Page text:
Looks like the Gamma distribution is the best of the bunch, though only if you use the median or maximal likelihood of the posterior. There must be some outliers in there that are tugging the mean around. Visually, there isn't too much difference between the Gaussian and Gamma fits, but the Rayleigh seems artificially sharp on the low end. It's a bit of a shame, the Gamma distribution is usually related to rates and variance so we don't have a good reason for applying it here, other than "it fits the best." We might be able to do better with a per-sport Gaussian distribution fit, but for now I'm happy with the Gamma.

Time to fit the other pool of athletes, and chart it all.

(Click here to show the code)
Fitting the adjusted BMI of lT aFab athletes to a Gamma distribution ...
    0: (-127.467934) alpha=20.000007, beta=3.000116, off=9.999921
   384: (-128.564564) alpha=15.481265, beta=3.161022, off=12.654149
ML    : (-117.582454) alpha=2.927721, beta=1.294851, off=14.713479
median: (-120.689425) alpha=11.961847, beta=2.836153, off=13.008723
(Click here to show the code)

Adjusted BMI, elite athletes (now with two Gamma models superimposed)

Those models look pretty reasonable, though the upper end of the assigned-female distribution could be improved on. It's a good enough fit to get some answers, at least.

The Nitty Gritty

It's easier to combine step 3, applying the model, with step 5, calculating the Bayes Factor, when writing the code. The resulting Bayes Factor has a probability distribution, as the uncertainty contained in the posterior contaminates it.

(Click here to show the code)
Summary of the BF distribution, for the height of >5nmol/L aFab athletes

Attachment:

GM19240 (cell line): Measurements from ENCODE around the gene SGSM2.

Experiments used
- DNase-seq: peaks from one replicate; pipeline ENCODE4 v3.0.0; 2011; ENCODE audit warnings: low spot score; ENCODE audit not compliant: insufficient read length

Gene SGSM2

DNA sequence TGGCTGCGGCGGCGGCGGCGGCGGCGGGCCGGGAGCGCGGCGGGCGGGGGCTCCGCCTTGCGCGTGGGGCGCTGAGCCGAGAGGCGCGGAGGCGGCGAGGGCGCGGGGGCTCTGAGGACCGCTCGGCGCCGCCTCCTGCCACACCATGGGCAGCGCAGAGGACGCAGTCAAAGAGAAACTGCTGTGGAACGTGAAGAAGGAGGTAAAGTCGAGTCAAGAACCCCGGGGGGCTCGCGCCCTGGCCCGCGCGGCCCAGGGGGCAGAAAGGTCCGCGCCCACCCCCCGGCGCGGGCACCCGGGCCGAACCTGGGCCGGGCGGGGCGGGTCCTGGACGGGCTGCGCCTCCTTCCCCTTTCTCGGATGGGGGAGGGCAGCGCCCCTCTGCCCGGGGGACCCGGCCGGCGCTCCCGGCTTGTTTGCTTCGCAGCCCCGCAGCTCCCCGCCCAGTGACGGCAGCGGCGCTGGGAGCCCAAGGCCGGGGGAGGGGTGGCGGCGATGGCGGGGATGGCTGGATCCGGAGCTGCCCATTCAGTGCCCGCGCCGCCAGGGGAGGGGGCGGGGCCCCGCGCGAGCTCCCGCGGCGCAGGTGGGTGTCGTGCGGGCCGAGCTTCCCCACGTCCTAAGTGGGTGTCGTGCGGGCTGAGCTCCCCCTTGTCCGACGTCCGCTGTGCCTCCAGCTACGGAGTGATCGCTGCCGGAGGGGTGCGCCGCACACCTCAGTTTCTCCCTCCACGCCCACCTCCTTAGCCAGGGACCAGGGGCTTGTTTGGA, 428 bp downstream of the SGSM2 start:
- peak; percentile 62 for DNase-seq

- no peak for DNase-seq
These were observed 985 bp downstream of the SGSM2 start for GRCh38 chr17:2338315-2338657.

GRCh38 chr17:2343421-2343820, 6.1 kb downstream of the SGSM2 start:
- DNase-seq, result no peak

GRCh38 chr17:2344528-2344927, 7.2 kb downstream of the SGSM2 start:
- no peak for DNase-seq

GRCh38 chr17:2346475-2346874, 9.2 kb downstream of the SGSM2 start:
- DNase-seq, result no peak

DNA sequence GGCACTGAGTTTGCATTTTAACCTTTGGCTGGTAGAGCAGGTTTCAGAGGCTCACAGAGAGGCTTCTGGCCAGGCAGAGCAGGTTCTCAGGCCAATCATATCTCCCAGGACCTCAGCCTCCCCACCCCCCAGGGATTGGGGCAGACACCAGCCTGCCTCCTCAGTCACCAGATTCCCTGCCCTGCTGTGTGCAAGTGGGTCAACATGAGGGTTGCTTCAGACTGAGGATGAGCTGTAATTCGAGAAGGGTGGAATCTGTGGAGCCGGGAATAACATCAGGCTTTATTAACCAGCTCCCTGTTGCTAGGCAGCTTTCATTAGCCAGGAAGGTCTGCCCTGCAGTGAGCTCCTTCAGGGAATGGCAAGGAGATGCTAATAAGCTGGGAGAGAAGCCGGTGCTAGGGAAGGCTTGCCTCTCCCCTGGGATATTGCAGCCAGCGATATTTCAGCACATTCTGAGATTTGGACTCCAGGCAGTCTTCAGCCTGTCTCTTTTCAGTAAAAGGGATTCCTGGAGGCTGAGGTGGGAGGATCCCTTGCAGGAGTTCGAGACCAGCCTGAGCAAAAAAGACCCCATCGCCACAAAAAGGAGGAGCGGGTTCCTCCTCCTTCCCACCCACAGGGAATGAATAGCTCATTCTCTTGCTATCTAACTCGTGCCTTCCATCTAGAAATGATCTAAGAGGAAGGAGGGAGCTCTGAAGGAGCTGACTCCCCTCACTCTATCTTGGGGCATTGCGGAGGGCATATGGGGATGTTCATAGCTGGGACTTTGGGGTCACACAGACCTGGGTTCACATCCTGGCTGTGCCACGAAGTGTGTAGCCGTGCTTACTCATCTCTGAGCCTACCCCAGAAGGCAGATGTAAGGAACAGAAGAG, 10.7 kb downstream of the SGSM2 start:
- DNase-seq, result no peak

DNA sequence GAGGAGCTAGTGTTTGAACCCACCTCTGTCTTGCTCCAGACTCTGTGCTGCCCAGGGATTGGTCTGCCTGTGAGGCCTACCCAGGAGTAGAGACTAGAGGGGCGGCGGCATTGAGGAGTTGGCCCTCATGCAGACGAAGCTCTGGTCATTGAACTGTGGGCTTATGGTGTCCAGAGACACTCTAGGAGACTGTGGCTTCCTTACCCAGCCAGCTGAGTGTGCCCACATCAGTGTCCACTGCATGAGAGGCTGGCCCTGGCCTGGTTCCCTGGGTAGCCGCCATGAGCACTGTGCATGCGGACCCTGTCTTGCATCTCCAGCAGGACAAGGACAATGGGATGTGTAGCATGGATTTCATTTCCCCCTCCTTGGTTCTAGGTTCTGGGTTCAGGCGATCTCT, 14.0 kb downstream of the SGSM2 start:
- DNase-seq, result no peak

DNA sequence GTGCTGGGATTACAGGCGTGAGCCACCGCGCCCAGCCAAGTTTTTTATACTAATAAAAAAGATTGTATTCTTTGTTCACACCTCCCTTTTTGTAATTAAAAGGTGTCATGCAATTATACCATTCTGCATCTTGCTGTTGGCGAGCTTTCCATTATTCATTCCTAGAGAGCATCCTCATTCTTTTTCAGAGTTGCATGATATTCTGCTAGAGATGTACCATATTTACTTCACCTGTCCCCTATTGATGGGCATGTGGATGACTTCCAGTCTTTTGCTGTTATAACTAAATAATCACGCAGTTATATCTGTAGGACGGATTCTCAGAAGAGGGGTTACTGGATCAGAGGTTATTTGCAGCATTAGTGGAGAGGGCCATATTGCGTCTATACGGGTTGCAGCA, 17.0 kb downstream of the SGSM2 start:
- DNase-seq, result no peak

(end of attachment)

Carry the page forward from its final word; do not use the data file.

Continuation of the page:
n       mean   geo.mean         5%        16%        50%        84%        95%
        19      10.64       5.44       0.75       1.76       5.66      17.33      35.42

Percentage of BF's that favoured the primary hypothesis: 92.42%
Percentage of BF's that were 'decisive': 14.17%

Bayes factor, height, >5nmol/L aFab athletes

That looks a lot like a log-Gaussian distribution. The arthithmetic mean fails us here, thanks to the huge range of values, so the geometric mean and median are better measures of central tendency.

The best way I can interpret this result is via an eight-sided die: our credence in the hypothesis that >5nmol/L aFab athletes are more like their >5nmol/L aMab peers than their <5nmol/L aFab ones is similar to the credence we'd place on rolling a one via that die, while our credence on the primary hypothesis is similar to rolling any other number except one. About 92% of the calculated Bayes Factors were favourable to the primary hypothesis, and about 16% of them crossed the 19:1 threshold, a close match for the asserted evidential bar in science.

That's strong evidence for a mere 19 athletes, though not quite conclusive. How about the Bayes Factor for the height of <5nmol/L aMab athletes?

(Click here to show the code)
Summary of the BF distribution, for the height of <5nmol/L aMab athletes
         n       mean   geo.mean         5%        16%        50%        84%        95%
        26   4.67e+21   3.49e+18   5.67e+14   2.41e+16   5.35e+18   4.16e+20   4.61e+21

Percentage of BF's that favoured the primary hypothesis: 100.00%
Percentage of BF's that were 'decisive': 100.00%

Bayes factor, height, <5nmol/L aMab athletes

Wow! Even with 26 data points, our primary hypothesis was extremely well supported. Betting against that hypothesis is like betting a particular person in the US will be hit by lightning three times in a single year!

That seems a little too favourable to my view, though. Did something go wrong with the mathematics? The simplest check is to graph the models against the data they're evaluating.

(Click here to show the code)

Height, elite athletes, <5nmol/L aMab athletes

Nope, the underlying data genuinely is a better fit for the high-testosterone aMab model. But that good of a fit? In linear space, we multiply each of the individual probabilities to arrive at the Bayes factor. That's equivalent to raising the geometric mean to the nth power, where n is the number of athletes. Since n = 26 here, even a geometric mean barely above one can generate a big Bayes factor.